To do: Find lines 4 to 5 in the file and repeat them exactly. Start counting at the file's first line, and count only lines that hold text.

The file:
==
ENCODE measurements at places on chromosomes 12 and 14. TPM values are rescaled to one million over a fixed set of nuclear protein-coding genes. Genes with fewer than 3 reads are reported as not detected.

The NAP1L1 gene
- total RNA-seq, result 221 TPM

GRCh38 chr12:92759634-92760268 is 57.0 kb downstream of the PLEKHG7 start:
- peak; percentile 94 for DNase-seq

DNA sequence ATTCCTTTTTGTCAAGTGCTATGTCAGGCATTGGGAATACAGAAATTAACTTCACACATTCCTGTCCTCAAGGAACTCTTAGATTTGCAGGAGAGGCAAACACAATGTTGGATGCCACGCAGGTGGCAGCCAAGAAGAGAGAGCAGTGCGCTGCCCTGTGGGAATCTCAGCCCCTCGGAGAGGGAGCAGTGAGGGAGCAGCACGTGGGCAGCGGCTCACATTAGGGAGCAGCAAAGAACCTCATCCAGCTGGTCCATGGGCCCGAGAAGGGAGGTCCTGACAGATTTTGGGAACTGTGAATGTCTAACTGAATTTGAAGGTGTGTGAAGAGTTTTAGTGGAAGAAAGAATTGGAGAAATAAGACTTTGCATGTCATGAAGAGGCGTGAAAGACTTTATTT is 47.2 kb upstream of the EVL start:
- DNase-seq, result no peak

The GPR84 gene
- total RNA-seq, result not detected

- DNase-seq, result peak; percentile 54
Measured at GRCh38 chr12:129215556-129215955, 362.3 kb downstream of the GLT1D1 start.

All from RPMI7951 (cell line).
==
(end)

GRCh38 chr12:92759634-92760268 is 57.0 kb downstream of the PLEKHG7 start:
- peak; percentile 94 for DNase-seq